Flowers surround signs on Wednesday, Oct. 31, 2018, part of a makeshift memorial outside the Tree of Life Synagogue to the 11 people killed during worship services Saturday Oct. 27, 2018 in Pittsburgh. (AP Photo/Gene J. Puskar)
Photo: Gene J. Puskar
Photo: Gene J. Puskar

Opinion: Violent incidents show Ga. needs hate crimes law

A year ago, an anti-Semitic and white nationalist gunman senselessly murdered 11 peaceful worshippers at the Tree of Life – Or L’Simcha Congregation’s synagogue in Pittsburgh, Pennsylvania. While the attack happened far from Georgia, it’s not hard to imagine something as tragic happening close to home; similarly violent incidents across the nation have painted a pattern that we can’t ignore.

While our country has witnessed gun violence all too often, that attack was a jolting reminder that a rising tide of hate and extremism threatens this great nation. Tragedy after tragedy has left families and communities devastated: the 2015 shooting in Charleston’s Emanuel African Methodist Episcopal Church, the 2016 Pulse nightclub massacre in Orlando, and the deadly shooting spree near El Paso this August which targeted the Latinx community all come to mind as recent instances where minority communities in particular were harmed by violence.

The threat is very real. Can we really live the American dream when our own people are unsafe in their communities, schools, homes, and houses of worship?

The time for action is now. From recent data by the Southern Poverty Law Center, the FBI and other leading agencies, hate speech and hate crimes have been on the rise with no sign of decrease in recent years. The danger is particularly urgent here in Georgia. As one of only four states without a hate crime law — a glaring gap in our justice system — there are little to no specific legal protections against bias-motivated attacks. Effective hate crime law is critical to preventing discrimination. It must provide appropriate sentencing guidelines, ensure that law enforcement is recording critical information, and give communities the confidence they need to come forward and report when they feel unsafe or are attacked.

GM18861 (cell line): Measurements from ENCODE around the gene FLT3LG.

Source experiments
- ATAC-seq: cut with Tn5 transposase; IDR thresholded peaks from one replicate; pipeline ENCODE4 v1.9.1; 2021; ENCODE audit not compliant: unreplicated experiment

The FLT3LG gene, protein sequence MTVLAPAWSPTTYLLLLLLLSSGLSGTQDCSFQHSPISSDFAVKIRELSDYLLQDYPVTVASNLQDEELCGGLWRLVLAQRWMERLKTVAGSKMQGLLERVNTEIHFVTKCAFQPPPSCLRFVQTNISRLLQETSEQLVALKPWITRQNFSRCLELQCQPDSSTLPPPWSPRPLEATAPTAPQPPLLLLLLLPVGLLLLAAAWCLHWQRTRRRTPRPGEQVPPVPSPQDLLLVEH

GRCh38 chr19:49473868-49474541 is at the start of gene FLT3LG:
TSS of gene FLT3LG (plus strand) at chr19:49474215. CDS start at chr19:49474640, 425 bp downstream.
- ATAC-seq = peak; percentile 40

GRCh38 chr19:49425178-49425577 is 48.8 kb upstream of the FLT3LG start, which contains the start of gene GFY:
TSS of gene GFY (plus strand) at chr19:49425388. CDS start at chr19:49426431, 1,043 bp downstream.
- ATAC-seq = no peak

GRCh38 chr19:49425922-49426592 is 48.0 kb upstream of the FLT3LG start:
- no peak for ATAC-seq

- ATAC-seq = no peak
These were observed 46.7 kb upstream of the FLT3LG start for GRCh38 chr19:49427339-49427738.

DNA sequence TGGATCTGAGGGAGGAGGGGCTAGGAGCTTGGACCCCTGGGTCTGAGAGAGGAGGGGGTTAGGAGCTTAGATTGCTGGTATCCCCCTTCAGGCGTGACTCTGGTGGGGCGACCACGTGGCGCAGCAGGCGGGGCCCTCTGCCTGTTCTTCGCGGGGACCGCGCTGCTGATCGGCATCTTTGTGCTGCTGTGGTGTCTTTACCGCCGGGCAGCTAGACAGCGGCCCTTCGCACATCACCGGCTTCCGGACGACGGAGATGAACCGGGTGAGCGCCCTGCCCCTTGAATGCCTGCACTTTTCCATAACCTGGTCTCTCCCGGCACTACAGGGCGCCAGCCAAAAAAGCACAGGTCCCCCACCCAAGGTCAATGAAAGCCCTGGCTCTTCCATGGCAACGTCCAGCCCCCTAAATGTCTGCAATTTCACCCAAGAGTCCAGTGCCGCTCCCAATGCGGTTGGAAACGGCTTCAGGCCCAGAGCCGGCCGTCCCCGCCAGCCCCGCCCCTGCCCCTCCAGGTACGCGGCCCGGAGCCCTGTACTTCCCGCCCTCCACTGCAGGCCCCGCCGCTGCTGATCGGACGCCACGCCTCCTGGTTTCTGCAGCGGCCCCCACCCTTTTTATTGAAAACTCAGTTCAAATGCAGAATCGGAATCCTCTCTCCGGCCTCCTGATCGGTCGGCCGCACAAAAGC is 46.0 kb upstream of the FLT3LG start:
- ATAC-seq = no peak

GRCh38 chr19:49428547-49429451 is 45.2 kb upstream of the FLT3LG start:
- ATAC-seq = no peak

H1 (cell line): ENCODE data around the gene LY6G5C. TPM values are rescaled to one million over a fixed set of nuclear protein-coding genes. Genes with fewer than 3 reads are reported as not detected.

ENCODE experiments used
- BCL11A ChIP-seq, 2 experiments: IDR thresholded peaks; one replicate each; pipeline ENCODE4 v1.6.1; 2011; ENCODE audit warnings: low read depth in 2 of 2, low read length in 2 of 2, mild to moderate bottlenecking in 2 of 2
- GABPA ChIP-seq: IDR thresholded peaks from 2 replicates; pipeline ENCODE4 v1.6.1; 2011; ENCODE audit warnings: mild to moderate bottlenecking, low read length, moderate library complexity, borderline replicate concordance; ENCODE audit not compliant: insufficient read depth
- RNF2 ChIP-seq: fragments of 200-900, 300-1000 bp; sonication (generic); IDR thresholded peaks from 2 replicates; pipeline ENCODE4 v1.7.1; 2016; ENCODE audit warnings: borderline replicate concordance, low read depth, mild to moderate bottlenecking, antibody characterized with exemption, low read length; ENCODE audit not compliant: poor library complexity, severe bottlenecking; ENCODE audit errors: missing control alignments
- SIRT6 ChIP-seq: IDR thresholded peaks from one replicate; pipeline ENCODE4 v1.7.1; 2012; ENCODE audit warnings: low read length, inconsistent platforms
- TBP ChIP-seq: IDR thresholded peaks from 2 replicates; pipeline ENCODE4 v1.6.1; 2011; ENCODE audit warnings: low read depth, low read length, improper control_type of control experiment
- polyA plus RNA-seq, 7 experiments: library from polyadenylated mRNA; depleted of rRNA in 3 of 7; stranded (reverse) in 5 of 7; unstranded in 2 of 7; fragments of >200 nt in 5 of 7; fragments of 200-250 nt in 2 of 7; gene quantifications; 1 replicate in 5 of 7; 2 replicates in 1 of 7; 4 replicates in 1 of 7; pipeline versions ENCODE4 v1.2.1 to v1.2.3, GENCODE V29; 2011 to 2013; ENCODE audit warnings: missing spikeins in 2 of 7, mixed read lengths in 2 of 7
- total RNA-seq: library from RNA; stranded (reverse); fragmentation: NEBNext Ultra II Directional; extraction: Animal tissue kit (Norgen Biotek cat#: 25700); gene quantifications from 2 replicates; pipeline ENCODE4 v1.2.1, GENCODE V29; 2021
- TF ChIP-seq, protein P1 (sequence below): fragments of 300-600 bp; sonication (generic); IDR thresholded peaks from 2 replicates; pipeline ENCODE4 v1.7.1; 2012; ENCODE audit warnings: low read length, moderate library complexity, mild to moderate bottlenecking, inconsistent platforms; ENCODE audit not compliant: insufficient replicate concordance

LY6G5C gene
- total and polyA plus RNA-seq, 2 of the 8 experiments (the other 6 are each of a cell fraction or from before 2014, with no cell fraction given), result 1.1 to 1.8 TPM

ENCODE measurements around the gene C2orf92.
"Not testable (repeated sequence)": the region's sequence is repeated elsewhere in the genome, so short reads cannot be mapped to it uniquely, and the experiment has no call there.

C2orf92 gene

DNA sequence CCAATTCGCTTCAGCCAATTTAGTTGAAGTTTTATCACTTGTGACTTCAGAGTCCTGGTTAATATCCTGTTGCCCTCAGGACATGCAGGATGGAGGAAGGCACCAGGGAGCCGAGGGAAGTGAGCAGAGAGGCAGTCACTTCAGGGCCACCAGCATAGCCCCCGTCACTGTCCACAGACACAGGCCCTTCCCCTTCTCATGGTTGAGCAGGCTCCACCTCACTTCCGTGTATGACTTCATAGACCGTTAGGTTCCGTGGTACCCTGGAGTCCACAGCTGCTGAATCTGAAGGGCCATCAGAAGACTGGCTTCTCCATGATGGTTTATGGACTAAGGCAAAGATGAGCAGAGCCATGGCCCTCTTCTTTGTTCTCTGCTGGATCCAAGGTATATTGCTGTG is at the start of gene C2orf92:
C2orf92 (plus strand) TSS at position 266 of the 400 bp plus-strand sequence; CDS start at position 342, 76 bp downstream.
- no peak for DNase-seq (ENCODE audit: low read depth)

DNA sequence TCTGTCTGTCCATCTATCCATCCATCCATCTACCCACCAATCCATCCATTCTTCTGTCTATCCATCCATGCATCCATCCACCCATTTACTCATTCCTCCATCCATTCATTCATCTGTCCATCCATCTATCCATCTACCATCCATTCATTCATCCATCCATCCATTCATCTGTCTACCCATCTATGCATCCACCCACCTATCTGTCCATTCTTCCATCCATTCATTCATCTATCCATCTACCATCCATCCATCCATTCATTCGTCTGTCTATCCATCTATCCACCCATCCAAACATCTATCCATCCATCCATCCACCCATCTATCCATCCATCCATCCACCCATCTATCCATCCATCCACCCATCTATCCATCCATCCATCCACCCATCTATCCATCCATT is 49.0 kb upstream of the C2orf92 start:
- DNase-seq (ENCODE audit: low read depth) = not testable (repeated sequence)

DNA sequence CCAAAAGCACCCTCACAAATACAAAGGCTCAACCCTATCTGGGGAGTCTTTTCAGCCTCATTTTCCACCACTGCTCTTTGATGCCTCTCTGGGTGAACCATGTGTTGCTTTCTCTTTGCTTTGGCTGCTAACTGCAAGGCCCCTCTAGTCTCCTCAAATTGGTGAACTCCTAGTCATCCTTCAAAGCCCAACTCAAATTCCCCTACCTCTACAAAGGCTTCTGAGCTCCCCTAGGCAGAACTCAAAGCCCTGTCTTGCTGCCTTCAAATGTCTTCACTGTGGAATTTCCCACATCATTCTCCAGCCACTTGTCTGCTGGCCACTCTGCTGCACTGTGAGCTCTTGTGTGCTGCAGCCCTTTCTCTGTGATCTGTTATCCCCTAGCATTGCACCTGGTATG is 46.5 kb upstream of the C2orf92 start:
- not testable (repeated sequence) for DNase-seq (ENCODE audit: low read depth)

My own community is, unfortunately, no stranger to this kind of violence. I am a Sikh — a member of the fifth-largest religion in the world. I was raised in the suburbs of Atlanta, went to Dunwoody High School and spent my college days at Georgia State University studying public policy. Despite my family’s history here in Georgia, we have often been targeted because of our Sikh identity, including the turban.

While my younger brother was going through elementary and middle school, I learned firsthand how hate can grow and fester in the lead-up to violence. Over time, teasing became hateful speech, and hateful speech then turned into severe violence. My brother was not just bullied in school, he was beaten with his jaw left broken, turban removed, hair intentionally cut and was left with multiple wounds across his face and upper body. One of his assailants even threatened further violence with “a blade and a 9mm.” My brother required two surgeries from his injuries.

Making a full recovery, my brother was one of the lucky ones. Thanks to the hard work of legal advocacy and action resulting in training, more than 100,000 youth have increased protection from the perils of bullying and harassment within the Dekalb County School District. But Sikhs have faced more than our share of violence against our community, too; Seven years ago this past August, Sikhs across America commemorated a deadly shooting at one of our houses of worship in Oak Creek, Wisconsin, where another white nationalist gunman killed six worshippers and injured four others.

It is imperative that we all work to protect one another. Thankfully, the Georgia Legislature is poised to take the next step. Our elected representatives must come together not only to condemn hate, but solidify sound and inclusive policy. Earlier this year, the State House passed HB 426, which establishes protections from bias-related violence and penalties for hate crimes. When session begins again next year, the State Senate must work with their colleagues to produce a responsible and just final bill that will keep all residents of Georgia safe.

To do anything less, especially in a time when so many of us live with a growing sense of danger, would be a disservice to the diversity that makes us strong. The United States has to be better than this, and we can start right here in Georgia.

Aasees Kaur works for a national civil rights organization. She is also a former resident of Atlanta and Georgia State University alumna. Kaur and her husband have been serving the interfaith and Sikh communities together for over a decade.

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